As the scope of tax charges on certain residential properties increases, is your farming business at risk of unexpected annual costs?
The annual tax on enveloped dwellings (ATED) was introduced by the Finance Act 2013. It was part of a suite of measures introduced to halt perceived tax avoidance on the holding of residential properties through companies (other elements included a new 15 per cent charge to SDLT).
When ATED was introduced, it applied only to dwellings with a market value in excess of £2 million. However, this threshold was reduced to £1 million (with effect from 1 April 2015) and is to be further reduced to £500,000 (with effect from 1 April 2016). A cynic might suggest that a measure introduced on the basis of encouraging taxpayers to “de-envelope” homes is quickly becoming a useful revenue raising measure for a cash-strapped Treasury.
While not many farm businesses include dwellings worth more than £2 million, plenty of them have farmhouses with a value in excess of £500,000. What should those potentially affected be thinking about doing?
The ATED charge
The ATED applies if a company, partnership with at least one corporate partner, or collective investment scheme owns a dwelling with a market value in excess of £1 million (from 1 April 2016, this will be £500,000). The property can be held either freehold or leasehold – what matters is the value of the interest owned.
The value of the dwelling is assessed on certain valuation dates (1 April 2012 and at five yearly periods thereafter, so 1 April 2017, 2022, 2027 and so on, and the date of any substantial acquisition or disposal). So, for example, a dwelling potentially within the scope of ATED would need to be valued when acquired, and again on 1 April 2017. Taxpayers can, in certain limited circumstances, ask for HMRC confirmation of value – but generally speaking, the introduction of ATED is good news for property valuers.
If the ATED applies:
- A return needs to be submitted to HMRC every year (usually within 30 days of 1 April).
- The relevant ATED charge is paid, or ATED relief is claimed, at the same time.
The precise ATED charge levied depends on the value of the dwelling. For example, a dwelling worth more than £1 million but less than £2 million would suffer a charge of £7,000. The annual charge for dwellings worth more than £500,000 but less than £1 million will (from April 2016) be £3,500.
Unlike SDLT, the ATED is an annual charge – so its application, and the application of any relevant reliefs, depends on the use of the dwelling throughout the ATED year (1 April to the following 31 March). This gives rise to the concept of “relievable days” (ie, days during that annual period where the conditions for a relief are met) and “chargeable days”. The annual charge is reduced by the proportion of relievable days to chargeable days. The ideal scenario, of course, is to have 365 relievable days and so no ATED charge at all.
For farming businesses, there are a few reliefs which may potentially assist:
- Property rental business: if the dwelling is used for the purposes of a genuine property rental business, run with a view to profit, then this may give rise to relief from ATED. However, care is needed as regards the identity of the occupant(s) of the dwelling – broadly speaking, the tenant must be an unconnected third party because any occupation by a “non-qualifying individual” can prevent the relief applying (ie, you are unlikely to escape ATED by leasing the farmhouse to a director or shareholder of the company owner).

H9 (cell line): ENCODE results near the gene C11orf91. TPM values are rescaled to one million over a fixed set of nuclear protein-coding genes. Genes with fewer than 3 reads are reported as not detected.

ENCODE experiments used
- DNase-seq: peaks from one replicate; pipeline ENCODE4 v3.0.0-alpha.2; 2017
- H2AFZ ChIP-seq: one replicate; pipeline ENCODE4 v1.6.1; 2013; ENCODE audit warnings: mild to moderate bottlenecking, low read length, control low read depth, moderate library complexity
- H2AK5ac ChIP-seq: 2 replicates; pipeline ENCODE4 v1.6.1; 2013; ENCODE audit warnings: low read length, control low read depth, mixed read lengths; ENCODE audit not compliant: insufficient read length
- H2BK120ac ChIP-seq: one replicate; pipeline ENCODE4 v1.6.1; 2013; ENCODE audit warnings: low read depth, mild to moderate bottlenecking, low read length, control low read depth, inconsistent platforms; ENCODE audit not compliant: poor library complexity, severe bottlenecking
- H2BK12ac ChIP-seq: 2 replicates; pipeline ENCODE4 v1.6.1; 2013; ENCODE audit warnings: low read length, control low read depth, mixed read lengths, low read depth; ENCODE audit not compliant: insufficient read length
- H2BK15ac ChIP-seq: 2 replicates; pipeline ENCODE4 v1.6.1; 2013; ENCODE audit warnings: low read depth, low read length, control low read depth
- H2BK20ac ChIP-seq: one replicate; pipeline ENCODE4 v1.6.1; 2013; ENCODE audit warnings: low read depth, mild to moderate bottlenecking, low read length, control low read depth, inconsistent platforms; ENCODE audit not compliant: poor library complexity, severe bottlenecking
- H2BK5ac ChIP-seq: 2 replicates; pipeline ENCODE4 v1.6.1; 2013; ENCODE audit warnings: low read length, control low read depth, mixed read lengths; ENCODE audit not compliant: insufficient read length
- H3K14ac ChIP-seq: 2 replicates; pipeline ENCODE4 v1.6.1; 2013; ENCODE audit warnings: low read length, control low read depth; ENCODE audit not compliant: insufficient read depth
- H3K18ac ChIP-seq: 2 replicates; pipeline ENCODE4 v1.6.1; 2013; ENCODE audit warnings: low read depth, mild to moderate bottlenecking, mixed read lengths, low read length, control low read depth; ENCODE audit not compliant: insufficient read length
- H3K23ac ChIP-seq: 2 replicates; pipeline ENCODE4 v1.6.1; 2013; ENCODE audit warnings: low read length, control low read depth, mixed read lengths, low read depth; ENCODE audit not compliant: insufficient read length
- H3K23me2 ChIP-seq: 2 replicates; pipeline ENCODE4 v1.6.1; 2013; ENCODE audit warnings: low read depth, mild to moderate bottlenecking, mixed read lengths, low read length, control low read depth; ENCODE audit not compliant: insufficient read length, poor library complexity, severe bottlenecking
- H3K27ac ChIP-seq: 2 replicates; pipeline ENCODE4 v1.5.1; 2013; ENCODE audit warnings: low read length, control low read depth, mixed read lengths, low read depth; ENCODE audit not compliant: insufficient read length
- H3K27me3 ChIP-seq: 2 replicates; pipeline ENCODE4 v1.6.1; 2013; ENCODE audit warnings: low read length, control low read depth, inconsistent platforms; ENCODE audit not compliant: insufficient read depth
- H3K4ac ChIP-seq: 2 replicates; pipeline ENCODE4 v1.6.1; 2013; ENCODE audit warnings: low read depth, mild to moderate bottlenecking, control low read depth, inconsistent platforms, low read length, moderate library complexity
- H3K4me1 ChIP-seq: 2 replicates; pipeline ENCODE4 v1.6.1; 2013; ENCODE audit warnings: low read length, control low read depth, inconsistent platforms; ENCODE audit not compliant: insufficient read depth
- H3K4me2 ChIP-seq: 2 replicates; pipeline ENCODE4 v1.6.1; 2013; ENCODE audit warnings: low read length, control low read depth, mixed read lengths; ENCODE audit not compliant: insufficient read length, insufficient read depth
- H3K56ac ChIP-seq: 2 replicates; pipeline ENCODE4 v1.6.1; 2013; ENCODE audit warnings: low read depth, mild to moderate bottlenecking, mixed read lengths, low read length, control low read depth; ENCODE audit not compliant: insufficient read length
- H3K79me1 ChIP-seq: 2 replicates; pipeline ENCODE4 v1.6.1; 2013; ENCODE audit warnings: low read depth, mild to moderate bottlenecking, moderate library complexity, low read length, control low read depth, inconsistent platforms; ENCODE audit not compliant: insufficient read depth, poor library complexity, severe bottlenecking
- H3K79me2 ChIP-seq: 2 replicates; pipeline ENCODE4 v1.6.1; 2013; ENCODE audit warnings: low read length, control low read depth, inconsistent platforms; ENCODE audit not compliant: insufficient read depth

- Property development: relief may be available if the relevant company or partnership holds the interest for the purposes of a qualifying property development trade, though again this considers any occupation of the dwelling by a “non-qualifying individual”.
- Farmhouses: there is an ATED relief where a person carrying on a farming trade (or connected to someone carrying on such a trade) owns a farmhouse that forms part of the land occupied for the purposes of carrying on that trade. To qualify for the relief, the farmhouse must be occupied by a farm worker occupying it for the purposes of the farming trade (or a former long-serving farm worker, or the surviving spouse/civil partner of a former farm worker). To qualify as a farm worker, the individual must be substantially involved in the day-to-day work of the farming trade, or the direction and control of the conduct of the trade.
- Employees: a limited ATED relief applies where a trading company owns a dwelling it uses mainly as employee accommodation. However, this exemption should be viewed with caution in the farming context – because it doesn’t apply if the employee has certain levels of ownership rights in the company which owns the property (so may not apply to that many family-owned farming companies).
- Dwellings open to the public: typically, this exemption could apply to farmhouses used as B&Bs (though there are conditions as to how many days per year the public must be allowed to stay, and the extent of the house which must be set aside for public use).
What are the next steps for farming estates concerned about the potential application of ATED to their farmhouses?
First, they should seek professional advice as to whether or not they are potentially caught and/or whether or not any ATED relief may apply. This may involve discussions with valuers for borderline cases, as well as tax advisers.
Second, if ATED applies and a relief is not currently available, can arrangements be changed to allow a relief to be claimed?
Those with farmhouses worth around £500,000 which are owned by companies (or partnerships with corporate partners) should be thinking through these issues now – because once the ATED is extended on 1 April 2016 there will only be a limited 30 day period to submit the return to HMRC, and pay the charge – or, hopefully, claim the relief.